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Wednesday, 14 January 2015

The International Year of Soils

By Bob Aston

Healthy soils are critical for global food production and provide a range of environmental services. In recognition of the importance of soil, the United Nations (UN) declared 2015 as the International Year of Soils. The launch of the International Year of Soils took place in December 5, 2014 during the celebration of the first official UN World Soil Day.
The International Year of Soils (IYS) aims to be a platform for raising awareness and understanding of the importance of soils for food security and essential eco-system functions. It is hoped that enough momentum can be generated to bring soils on as many agendas as possible thus promoting the sustainable management of this essentially non-renewable resource.
The Food and Agriculture Organization of the United Nations (FAO) has been nominated to implement the IYS within the framework of the Global Soil Partnership and in collaboration with Governments and the Secretariat of the United Nations Convention to Combat Desertification.
Some of the objectives of the IYS include; To achieve full recognition of the prominent contributions of soils to food security, climate change adaptation and mitigation, essential ecosystem services, poverty alleviation and sustainable development and to promote effective policies and actions for the sustainable management and protection of soil resources.
An agriculture officer collecting a sample of soil for analysis
Other objectives include; to sensitize decision makers about the need for robust investment in sustainable soil management activities aiming at healthy soils for different land users and population groups and to advocate rapid enhancement of capacities and systems for soil information collection and monitoring at all levels.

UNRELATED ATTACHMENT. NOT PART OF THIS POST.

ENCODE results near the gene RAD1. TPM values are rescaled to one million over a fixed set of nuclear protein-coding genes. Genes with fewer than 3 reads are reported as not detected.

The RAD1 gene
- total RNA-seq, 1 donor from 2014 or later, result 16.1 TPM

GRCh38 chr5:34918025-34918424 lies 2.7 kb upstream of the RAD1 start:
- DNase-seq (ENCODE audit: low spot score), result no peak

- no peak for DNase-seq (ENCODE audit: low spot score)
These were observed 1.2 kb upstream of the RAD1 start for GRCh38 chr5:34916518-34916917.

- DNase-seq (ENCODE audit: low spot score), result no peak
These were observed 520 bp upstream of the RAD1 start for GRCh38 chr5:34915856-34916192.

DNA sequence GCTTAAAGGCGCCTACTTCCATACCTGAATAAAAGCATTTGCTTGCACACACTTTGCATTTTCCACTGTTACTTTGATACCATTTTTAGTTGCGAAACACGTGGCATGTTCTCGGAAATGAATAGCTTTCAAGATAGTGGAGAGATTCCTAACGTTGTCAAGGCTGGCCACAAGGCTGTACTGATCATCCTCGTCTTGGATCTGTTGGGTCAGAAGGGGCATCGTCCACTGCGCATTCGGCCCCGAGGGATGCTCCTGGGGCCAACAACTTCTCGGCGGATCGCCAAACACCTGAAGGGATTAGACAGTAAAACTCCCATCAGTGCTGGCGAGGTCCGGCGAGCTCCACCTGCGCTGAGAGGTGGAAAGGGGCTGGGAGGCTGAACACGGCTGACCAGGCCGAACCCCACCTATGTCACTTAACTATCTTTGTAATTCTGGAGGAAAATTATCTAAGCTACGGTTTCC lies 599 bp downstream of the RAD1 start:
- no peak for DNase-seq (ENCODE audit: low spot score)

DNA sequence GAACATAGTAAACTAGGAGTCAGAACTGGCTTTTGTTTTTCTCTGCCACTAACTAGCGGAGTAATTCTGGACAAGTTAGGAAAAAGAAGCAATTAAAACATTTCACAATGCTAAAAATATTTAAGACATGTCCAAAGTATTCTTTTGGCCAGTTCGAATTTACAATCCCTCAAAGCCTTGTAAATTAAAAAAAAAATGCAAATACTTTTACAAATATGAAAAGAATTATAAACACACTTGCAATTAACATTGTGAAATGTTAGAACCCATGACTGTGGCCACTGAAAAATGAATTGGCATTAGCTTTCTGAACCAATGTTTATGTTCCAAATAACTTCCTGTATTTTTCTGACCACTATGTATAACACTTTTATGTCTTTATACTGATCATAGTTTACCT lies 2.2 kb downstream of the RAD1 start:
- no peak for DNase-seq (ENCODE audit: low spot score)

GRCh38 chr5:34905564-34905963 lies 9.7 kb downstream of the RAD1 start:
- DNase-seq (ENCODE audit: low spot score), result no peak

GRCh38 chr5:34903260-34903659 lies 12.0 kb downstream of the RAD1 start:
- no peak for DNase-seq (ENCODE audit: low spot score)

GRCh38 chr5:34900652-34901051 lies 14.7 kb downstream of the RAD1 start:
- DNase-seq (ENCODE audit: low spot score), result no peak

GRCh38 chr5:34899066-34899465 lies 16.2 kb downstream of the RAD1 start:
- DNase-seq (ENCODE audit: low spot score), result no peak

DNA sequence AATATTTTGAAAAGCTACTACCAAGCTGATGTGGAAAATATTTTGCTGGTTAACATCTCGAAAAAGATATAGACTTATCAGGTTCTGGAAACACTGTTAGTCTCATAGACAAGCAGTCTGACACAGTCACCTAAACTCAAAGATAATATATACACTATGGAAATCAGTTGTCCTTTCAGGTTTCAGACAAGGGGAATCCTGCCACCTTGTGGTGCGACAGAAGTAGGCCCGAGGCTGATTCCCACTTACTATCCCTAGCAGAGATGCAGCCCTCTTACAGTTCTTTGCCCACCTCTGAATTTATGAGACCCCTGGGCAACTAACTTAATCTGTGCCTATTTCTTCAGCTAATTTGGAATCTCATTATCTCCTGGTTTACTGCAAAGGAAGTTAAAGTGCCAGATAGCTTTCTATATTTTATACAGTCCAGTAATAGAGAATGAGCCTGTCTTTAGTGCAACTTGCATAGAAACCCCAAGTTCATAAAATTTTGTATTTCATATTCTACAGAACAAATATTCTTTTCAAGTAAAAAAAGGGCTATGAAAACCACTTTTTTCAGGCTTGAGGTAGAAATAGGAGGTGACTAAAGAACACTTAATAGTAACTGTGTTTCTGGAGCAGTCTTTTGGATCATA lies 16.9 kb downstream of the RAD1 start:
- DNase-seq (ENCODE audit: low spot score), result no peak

According to FAO, healthy soils are the foundation for food, fuel, fibre and even medicine. FAO approximates that 33 percent of the global soil resources are degraded due to erosion, compaction, soil sealing, salinization, soil organic matter and nutrient depletion, acidification and pollution.
Soil is the largest pool of organic carbon, which is essential for mitigating and adapting to climate change. Despite this there appears to be an alarming gap between recognition of the importance of soils and their appreciation and protection.
In Kenya, the yields of food crops per acre are on the decline partly due to continuous farming without adequate soil nutrients replenishment. This indicates the need for better soil management practices.
Soil is the most valuable and widespread natural resource which supports agricultural based livelihoods. However, there is a general decline in land productivity due to declining soil fertility.

In February 2014, the National Accelerated Agricultural Inputs Access Programme (NAAIAP) in collaboration with Kenya Agricultural and Livestock Research Organization (KALRO) released a report on soil suitability evaluation for maize production in Kenya. The report indicated that Kenya has 25 major soil groups based on soil properties which are as a result of the interaction between climate, topography, parent material, organisms and time.
NAAIAP undertook to carry out soil sampling, analysis and interpretation of 9,600 samples spread over 164 sub counties in an exercise funded through the Enhancing Agricultural Productivity Project (EAPP) financed by European Union through World Bank.
The report indicated that some of the factors affecting soil in Kenya included; Continuous mining of soil nutrients by crops without adequate replenishment, inappropriate farming practices such as lack of crop rotation and cultivation down the slope, soil compaction due to mechanization, land degradation due to erosion of fertile top soils, continuous use of acidifying fertilizers by farmers, inadequate knowledge on crop requirements and soil characteristics, inadequate use of farm inputs and blanket fertilizer recommendations.
Arid Lands Information Network (ALIN) through Laikipia Rural Voices, Joto Afrika and Baobab publications will take an active role in promoting the cause of soils in 2015. This is an important year for paving the road towards a real sustainable development for all.
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